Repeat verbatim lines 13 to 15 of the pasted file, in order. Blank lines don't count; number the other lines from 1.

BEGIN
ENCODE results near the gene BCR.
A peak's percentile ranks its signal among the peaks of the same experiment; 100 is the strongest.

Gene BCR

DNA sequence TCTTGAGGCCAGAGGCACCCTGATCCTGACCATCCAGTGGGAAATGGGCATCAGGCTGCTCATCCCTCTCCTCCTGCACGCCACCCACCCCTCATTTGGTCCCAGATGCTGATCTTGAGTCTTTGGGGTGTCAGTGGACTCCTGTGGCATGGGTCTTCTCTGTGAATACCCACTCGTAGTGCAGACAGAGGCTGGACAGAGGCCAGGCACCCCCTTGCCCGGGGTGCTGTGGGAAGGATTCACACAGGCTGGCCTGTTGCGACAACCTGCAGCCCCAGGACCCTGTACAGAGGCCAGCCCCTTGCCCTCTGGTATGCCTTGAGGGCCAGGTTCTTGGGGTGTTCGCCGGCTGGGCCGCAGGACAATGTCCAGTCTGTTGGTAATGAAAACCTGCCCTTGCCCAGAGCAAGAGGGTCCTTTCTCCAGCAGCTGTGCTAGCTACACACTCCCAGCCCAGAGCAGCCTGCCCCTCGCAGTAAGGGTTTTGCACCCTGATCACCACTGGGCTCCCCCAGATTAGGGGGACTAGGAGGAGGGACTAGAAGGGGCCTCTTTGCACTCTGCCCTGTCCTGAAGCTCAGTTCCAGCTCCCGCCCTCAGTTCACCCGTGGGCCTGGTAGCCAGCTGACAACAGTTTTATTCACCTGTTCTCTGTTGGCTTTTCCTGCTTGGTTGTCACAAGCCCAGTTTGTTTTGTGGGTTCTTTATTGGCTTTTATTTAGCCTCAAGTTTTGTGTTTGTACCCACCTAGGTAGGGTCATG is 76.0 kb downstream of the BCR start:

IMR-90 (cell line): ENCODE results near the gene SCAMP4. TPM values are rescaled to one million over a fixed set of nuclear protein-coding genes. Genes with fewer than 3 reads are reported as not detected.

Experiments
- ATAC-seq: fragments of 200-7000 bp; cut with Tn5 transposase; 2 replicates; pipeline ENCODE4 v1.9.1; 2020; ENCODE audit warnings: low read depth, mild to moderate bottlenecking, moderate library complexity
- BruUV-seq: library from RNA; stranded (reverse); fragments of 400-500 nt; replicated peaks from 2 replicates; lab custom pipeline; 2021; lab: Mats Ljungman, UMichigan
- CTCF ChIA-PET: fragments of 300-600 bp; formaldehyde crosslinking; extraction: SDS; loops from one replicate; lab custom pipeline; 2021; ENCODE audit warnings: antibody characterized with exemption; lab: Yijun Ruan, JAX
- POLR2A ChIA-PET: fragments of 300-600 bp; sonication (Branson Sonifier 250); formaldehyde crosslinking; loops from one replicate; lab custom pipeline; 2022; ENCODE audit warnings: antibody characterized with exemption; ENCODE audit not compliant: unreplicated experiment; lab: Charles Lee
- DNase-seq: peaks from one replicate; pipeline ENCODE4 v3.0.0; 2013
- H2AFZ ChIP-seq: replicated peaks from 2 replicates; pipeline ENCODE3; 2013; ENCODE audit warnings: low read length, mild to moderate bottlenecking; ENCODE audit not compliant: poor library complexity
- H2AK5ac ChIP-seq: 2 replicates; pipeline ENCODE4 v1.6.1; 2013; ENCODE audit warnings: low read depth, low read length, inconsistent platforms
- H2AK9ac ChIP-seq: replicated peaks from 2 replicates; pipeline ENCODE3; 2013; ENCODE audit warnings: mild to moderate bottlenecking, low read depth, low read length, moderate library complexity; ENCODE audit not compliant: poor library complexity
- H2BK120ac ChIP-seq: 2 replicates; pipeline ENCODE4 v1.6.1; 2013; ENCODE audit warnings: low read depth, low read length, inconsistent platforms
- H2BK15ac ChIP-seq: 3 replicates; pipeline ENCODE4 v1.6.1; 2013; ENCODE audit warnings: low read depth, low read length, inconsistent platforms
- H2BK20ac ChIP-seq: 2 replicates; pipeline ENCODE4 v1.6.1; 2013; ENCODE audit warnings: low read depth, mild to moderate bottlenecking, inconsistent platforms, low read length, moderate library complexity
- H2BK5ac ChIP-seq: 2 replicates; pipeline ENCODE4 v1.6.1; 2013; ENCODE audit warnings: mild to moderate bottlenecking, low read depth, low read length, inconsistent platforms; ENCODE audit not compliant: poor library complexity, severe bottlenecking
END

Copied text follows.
- H2AK5ac ChIP-seq: 2 replicates; pipeline ENCODE4 v1.6.1; 2013; ENCODE audit warnings: low read depth, low read length, inconsistent platforms
- H2AK9ac ChIP-seq: replicated peaks from 2 replicates; pipeline ENCODE3; 2013; ENCODE audit warnings: mild to moderate bottlenecking, low read depth, low read length, moderate library complexity; ENCODE audit not compliant: poor library complexity
- H2BK120ac ChIP-seq: 2 replicates; pipeline ENCODE4 v1.6.1; 2013; ENCODE audit warnings: low read depth, low read length, inconsistent platforms